Green New Deal and Climate Policy

Climate policy is taking center stage with Democrats in Congress who gained control of the House of Representatives after the 2018 elections and the over 20 candidates vying for the Democratic presidential nomination in 2020. The debate, and rhetoric, is heating up and looks to continue as we head into the presidential election next year.

One of the most high-profile proposals is the so-call “Green New Deal” (GND), which has generated a lot of attention and controversy. So, just what is the GND, and what are the prospects for it and other climate proposals? The GND is an ambitious set of goals meant to address climate change and transform the nation’s economy. It has taken the form of a non-binding joint resolution introduced in Congress by Rep. Alexandria Ocasio-Cortez (D-NY) and Sen. Ed Markey (D-MA).

According to the sponsors, the GND would aspire to:

  • • Move America to 100% clean and renewable energy
  • Create millions of family supportingwage, union jobs
  • Ensure a just transition for all communities and workers to ensure economic security for people and communities that have historically relied on fossil fuel industries
  • Ensure justice and equity for frontline communities by prioritizing investment, training, climate and community resiliency, economic and environmental benefits in these communities.
  • Build on FDR’s second bill of rights by guaranteeing:
    • A job with a family-sustaining wage, family and medical leave, vacations, and retirement security
    • High-quality education, including higher education and trade schools
    • Clean air and water and access to nature
    • Healthy food
    • High-quality health care
    • Safe, affordable, adequate housing
    • Economic environment free of monopolies
    • Economic security for all who are unable or unwilling to work

Few details have emerged regarding what specific policies or programs would be implemented to achieve the GND’s goals. Republicans have criticized the GND as being extremely expensive and promoting a radical shift in the economy. Because there is a lack of information about how the GND would be implemented, estimating the total cost is very difficult. Some of the more frequently cited estimates range between $50 trillion and $100 trillion, but there are many policy variables that would impact the overall cost.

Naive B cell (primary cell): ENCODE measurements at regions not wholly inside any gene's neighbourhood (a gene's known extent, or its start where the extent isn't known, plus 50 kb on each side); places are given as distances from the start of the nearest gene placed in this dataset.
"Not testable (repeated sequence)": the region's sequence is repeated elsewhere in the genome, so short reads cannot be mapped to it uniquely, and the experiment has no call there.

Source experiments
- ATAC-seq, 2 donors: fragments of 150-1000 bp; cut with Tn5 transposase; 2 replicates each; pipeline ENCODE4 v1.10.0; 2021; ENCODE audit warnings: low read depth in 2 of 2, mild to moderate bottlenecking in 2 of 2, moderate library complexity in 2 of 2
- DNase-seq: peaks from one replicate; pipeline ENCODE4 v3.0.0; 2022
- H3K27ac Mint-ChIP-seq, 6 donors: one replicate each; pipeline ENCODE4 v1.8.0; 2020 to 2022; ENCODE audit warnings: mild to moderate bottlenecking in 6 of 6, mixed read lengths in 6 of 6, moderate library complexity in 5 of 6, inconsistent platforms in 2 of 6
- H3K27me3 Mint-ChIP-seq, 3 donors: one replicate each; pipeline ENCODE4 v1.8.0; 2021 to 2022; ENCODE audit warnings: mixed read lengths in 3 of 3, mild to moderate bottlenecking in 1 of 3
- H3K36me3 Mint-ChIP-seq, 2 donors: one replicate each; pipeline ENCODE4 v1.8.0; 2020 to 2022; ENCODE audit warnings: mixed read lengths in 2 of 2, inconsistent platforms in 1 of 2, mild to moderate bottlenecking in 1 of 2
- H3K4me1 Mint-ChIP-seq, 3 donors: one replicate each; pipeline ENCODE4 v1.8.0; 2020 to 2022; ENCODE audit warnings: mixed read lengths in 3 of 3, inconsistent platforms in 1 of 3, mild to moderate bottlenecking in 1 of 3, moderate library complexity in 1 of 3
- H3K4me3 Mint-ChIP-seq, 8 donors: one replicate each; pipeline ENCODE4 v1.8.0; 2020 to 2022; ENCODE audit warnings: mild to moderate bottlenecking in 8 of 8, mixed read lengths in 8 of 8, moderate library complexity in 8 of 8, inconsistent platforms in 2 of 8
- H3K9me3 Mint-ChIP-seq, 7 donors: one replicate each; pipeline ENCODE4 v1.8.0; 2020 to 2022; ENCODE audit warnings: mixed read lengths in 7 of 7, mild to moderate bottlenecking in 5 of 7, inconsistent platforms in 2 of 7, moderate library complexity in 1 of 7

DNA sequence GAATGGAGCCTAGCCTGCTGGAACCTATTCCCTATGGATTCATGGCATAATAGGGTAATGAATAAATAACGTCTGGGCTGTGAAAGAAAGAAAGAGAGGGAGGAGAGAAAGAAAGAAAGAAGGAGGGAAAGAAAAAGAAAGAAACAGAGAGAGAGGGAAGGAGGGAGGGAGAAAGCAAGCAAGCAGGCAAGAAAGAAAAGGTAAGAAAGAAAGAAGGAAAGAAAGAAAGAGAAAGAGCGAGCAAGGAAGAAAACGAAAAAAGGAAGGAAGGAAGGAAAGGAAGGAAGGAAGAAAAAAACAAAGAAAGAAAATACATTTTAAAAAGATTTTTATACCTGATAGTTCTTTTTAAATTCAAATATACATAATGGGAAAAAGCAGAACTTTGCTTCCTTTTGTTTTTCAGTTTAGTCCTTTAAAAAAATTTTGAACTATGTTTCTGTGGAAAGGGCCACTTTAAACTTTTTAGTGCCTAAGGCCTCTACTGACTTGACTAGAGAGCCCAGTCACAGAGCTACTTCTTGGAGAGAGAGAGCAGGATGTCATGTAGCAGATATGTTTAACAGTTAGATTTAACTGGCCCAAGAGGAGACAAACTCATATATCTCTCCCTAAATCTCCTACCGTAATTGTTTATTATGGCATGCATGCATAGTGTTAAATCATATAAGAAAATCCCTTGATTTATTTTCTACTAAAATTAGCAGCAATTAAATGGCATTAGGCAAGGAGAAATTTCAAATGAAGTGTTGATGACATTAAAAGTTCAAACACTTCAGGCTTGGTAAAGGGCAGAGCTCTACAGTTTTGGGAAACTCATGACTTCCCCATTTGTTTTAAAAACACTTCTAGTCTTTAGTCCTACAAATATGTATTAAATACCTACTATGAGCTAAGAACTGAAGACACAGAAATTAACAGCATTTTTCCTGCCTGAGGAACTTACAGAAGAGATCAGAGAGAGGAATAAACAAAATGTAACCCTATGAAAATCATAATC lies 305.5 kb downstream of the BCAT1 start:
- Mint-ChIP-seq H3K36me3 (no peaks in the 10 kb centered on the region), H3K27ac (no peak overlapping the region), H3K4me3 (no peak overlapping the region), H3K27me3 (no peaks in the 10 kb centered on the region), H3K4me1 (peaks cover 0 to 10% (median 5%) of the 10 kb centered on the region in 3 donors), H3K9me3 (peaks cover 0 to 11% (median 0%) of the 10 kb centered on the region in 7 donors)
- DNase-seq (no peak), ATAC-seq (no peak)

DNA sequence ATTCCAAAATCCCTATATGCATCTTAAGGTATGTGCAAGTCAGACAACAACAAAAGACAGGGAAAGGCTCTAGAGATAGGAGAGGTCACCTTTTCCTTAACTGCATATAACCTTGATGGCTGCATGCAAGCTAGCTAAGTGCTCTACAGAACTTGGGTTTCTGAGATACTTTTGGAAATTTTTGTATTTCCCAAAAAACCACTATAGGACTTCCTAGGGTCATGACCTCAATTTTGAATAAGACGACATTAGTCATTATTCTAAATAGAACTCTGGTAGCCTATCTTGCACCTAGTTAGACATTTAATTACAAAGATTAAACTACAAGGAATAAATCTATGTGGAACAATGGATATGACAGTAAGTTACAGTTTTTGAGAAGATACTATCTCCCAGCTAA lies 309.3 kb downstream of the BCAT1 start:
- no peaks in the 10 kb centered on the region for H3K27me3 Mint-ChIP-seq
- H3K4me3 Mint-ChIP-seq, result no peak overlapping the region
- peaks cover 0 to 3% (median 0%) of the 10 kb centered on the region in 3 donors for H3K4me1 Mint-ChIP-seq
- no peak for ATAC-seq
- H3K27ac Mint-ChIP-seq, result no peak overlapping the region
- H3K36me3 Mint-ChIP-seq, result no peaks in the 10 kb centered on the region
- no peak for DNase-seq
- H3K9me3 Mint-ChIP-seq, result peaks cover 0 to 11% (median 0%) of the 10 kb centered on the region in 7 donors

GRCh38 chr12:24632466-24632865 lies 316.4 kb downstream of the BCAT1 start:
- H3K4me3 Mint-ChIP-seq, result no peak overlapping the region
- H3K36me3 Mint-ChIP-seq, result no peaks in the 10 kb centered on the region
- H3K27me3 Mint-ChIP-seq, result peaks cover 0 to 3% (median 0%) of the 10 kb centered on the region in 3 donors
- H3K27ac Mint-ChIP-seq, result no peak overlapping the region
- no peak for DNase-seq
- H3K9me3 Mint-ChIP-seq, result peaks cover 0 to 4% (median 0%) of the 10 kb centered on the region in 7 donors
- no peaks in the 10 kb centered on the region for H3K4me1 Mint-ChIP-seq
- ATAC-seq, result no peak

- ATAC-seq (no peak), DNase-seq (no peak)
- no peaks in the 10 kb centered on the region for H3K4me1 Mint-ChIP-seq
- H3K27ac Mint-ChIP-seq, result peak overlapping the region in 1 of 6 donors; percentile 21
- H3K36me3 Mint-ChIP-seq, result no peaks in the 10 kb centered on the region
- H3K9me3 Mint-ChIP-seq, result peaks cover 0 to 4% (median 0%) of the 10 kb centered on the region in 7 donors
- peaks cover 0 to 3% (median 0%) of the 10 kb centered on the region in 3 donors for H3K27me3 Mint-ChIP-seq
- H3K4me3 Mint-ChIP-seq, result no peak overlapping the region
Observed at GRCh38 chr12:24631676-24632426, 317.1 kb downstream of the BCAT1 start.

The GND resolution has garnered the support of 91 Democrats in the House of Representatives and 12 Democrats (including one independent) in the Senate. Among those supporting the GND are most of the candidates for the Democratic presidential nomination. One major exception, to date, is Joe Biden, who has not taken a formal position on the GND and has indicated his desire to find a “middle ground” on climate policy.

Because the GND was introduced as a joint resolution, Congressional approval would be more symbolic than programmatic. Passing such a resolution would not establish any new programs or regulations. However, passage would signal that there is strong enough support in Congress to enact specific legislation to support programs that will advance the GND agenda. Of course, anything passed by Congress would be subject to a potential veto by President Trump.

Since the introduction of the GND resolution, both parties have been trying to get the political upper hand. Democrats are hoping to use the GND to highlight need to take action on climate change, while Republicans are pointing to the cost and government overreach possible with the proposal.

possible with the proposal. Senate Majority Leader Mitch McConnell (R-KY) pushed for a vote on the GND resolution in the Senate to force Democrats to take a hard position on the proposal. The procedural vote was defeated by a margin of 57-0. Three Democrats and one independent joined all of the Republicans in voting against the resolution. The remaining Democrats voted “present” to avoid being on the record supporting the resolution without having to formally oppose it.

It appears that no further Congressional action on the GND is likely in the short term, but GND advocates are keeping climate change at the center of policy debates. In addition, several Democratic presidential candidates have released their own proposals that provide outline details for how they would address climate change. While reducing hydrofluorocarbons (HFCs) is not specifically mentioned in the GND, such reductions are spelled out by name in recent proposals released by former Washington Governor Jay Inslee and former Representative Beto O’Rourke.

Given the current division of power in Congress, and with President Trump in the White House, it is unlikely that the GND or any other major climate policy changes will make it into law in the near future. However, climate change will remain a high profile issue and play an important role in shaping the 2020 elections and beyond.